– The formal development of career paths for workers
– The creation of training opportunities for all workers (ranging from simple English on the job training to highly technical off the job courses)
– The integration of awards into a more simple, less complicated classification structure which will result in less union and job demarcation at the workplace.
1989 Structural Efficiency Principle (as a result of the August 1988 NWC)
Two equal instalments of $10, $12.50 or $15 depending on skill levels. (Again, different arrangements for apprentices and juniors)
First tier based upon a “demonstrated commitment” to identify and seek to improve efficiency in various aspects of the relevant award.
The second tier was paid if the structure of awards was improved so as to allow career and pathing and training to have significants. This involved the creation of more structured classification systems, linked to systematic accredited training opportunities. In many cases, new entry levels had to be identified and created so as to recognise skills and qualifications gained in other areas of employment, if that training was relevant to the employment. In the past, these skills were often ignored! The concept of portability of training and qualifications is essential if multiskilling, broadbanding and career pathing is to be successful! Structural efficiency was designed to facilitate the practical realisation of award restructuring through the elimination of restrictive award provisions and the realisation of ongoing productivity improvements as a result.
Further provision was made for “supplementary payments” to be given so as to ensure that awards more closely reflect workplace payment practice – although this has not occurred in the NSW system.
The process of reviewing the Structural efficiency principle and expanding its effect has carried on throughout National Wage Cases since the original review in February 1989.
1990 the Accord mark VI – Shattered
September 1990 – CPI based wage Increase (Later replaced by the 0.7% tax cut for all workers)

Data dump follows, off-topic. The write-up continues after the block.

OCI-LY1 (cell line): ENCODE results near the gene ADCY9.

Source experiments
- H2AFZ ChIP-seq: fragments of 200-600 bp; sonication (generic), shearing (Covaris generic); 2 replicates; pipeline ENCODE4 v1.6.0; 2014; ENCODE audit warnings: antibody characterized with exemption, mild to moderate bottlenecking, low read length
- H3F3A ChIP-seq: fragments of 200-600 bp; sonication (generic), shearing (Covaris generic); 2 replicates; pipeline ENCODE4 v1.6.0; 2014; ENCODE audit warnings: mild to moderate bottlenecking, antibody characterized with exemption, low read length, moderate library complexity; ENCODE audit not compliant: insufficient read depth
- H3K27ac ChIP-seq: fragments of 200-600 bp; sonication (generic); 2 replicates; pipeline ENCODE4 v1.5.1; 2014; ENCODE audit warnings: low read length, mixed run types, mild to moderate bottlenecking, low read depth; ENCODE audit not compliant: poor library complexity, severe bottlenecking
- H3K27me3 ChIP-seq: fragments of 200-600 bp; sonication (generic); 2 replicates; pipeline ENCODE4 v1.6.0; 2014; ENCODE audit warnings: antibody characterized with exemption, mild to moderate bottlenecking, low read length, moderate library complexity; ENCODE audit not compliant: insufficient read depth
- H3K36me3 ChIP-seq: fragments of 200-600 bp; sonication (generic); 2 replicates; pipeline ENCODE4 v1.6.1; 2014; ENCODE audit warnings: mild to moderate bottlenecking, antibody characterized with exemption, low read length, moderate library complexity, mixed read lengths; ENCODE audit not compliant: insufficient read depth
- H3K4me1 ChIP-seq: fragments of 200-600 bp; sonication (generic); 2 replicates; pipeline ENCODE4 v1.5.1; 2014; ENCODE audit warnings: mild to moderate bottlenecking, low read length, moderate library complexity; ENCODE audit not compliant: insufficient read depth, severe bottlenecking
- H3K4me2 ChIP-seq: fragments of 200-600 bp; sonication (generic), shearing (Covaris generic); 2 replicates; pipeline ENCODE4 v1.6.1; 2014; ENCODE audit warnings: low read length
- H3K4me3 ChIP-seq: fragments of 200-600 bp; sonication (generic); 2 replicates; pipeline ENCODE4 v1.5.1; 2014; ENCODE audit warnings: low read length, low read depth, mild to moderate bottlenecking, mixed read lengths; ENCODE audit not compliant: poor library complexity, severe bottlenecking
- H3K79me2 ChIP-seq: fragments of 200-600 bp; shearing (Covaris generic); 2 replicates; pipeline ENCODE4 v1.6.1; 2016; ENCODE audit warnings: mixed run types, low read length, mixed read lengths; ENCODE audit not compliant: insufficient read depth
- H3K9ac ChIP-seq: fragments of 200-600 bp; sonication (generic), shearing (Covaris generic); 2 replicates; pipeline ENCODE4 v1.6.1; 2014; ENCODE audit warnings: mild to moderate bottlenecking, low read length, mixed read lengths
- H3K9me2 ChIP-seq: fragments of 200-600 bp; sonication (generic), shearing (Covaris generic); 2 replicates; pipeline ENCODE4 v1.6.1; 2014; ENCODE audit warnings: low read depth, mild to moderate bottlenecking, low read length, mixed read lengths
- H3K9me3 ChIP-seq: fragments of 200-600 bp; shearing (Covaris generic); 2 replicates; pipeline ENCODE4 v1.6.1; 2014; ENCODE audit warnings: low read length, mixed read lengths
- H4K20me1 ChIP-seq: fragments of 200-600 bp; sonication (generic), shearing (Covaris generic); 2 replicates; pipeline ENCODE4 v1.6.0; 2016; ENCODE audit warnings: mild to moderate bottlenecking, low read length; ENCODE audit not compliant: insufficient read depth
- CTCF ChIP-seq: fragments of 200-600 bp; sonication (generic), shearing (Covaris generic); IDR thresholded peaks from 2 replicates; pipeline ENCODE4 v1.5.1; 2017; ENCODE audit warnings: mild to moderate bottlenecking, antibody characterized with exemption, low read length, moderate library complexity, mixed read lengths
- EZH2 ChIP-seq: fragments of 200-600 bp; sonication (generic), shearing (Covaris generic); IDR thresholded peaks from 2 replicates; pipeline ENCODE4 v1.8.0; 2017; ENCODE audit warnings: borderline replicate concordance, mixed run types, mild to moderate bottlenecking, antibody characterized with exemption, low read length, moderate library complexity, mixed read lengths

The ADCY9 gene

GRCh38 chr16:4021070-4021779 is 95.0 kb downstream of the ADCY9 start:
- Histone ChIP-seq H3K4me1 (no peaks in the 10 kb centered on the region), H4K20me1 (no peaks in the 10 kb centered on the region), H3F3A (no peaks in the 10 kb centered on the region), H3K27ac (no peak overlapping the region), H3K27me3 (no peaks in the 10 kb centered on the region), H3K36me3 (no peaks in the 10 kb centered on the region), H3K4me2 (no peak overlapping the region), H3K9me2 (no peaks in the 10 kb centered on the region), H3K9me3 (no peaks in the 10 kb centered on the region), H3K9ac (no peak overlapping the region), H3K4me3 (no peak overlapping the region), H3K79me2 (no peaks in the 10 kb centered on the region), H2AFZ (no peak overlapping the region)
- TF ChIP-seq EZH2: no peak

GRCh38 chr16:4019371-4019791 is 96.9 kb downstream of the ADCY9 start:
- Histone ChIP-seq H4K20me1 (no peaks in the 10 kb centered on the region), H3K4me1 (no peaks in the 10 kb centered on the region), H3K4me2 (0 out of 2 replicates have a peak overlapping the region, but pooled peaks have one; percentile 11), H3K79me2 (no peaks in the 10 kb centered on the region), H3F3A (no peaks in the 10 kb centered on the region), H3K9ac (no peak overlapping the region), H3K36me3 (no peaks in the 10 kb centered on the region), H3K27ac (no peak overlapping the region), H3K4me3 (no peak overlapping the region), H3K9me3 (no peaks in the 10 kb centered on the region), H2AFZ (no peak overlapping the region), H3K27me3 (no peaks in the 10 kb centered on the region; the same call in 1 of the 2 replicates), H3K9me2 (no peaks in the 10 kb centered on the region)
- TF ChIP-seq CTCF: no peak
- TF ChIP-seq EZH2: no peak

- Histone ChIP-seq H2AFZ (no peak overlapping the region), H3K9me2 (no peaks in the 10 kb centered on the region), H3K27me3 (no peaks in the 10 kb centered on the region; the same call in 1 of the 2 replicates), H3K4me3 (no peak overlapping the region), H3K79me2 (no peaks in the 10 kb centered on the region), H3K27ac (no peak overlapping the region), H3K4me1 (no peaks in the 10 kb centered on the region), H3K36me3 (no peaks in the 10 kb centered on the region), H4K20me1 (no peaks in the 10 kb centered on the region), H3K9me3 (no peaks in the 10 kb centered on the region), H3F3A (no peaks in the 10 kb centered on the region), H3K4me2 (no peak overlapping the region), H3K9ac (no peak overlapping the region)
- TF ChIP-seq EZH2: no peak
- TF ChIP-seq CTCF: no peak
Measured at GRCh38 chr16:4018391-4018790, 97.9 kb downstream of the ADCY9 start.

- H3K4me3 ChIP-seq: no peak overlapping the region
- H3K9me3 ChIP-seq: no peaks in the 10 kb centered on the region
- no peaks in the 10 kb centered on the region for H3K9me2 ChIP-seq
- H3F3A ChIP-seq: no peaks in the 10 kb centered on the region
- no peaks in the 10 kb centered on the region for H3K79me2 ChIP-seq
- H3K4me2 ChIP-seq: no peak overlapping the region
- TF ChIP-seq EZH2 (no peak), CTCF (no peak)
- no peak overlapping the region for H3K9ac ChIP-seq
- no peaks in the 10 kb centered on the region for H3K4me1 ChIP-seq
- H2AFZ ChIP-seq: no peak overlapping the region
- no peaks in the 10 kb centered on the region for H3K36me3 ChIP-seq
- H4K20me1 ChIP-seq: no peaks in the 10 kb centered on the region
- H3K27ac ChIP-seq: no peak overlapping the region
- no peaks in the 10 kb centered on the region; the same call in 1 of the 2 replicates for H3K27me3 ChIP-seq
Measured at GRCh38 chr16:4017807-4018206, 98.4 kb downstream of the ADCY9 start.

Further 12/week 6 months later.
Superannuation increase of 3% as of March 1991.
Productivity based claim of up to 4%
Ongoing commitment to broadband classifications, Create new job specifications, support training and retraining, Ongoing commitment to no extra claims.
Aggregate Wage target for 1990/91 = 7%.
The Practical Affect of Award Restructuring and the Structural Efficiency Principle (SEP)
There is no doubt that considerable productivity improvements have been achieved in certain areas as a result of the work of unions and employers careful and painstaking work in rationalising the classification system and the structure of Awards generally.
One notable example of this success can be seen in the Metal industry where in 5 years, an extremely complex system of over 140 classifications pertaining to various forms of training and experience has been rationalised into a basic 14 tier classification structure, each with a clear set of education and training requirements. This, over time, will ensure that workers are recognised for the skills they acquire,
– that these skills are portable (or bridging courses are readily available),
– that workers doing similar work (according to the skill levels, training levels and responsibility involved in the job) are remunerated accordingly,
– that logical career paths are readily available to workers and that these are not restrictive, that demarcations are both more understandable and are designed to encourage efficient and effective work practices.
One important result of the “Accord” and the practical implementation of Award Restructuring has been the development of mechanisms both at the industry level and the company level for consultation where decisions have had to be made.
Decisions such as which job fits into which classification; or which job can be broadbanded with another, etc.
The development of such consultative mechanisms (as required by the Award) results in a degree of commitment from all parties to the process. This is an important key to the success (or otherwise) of Award Restructuring. To develop a co-operative atmosphere where change is required is a massive advance from the reactionary and automatically hostile response that employers and unions have traditionally confronted each other with – when faced with changing conditions – or proposals for change in the past.
However…Not all groups of workers can have the principles of award restructuring applied as easily as the metal industry or the manufacturing sector generally. Many workers feel that this is simply a way of making workers jump through unnecessary hoops prior to achieving CPI based wage increases.
For example, the Australian Workers Union (AWU) have had considerable trouble with shearers! Very difficult to apply principles of career pathing, broadbanding and multiskilling there. Many members take the attitude that they are too old to undergo training, and do not feel that it is appropriate for their industry or occupation in any case.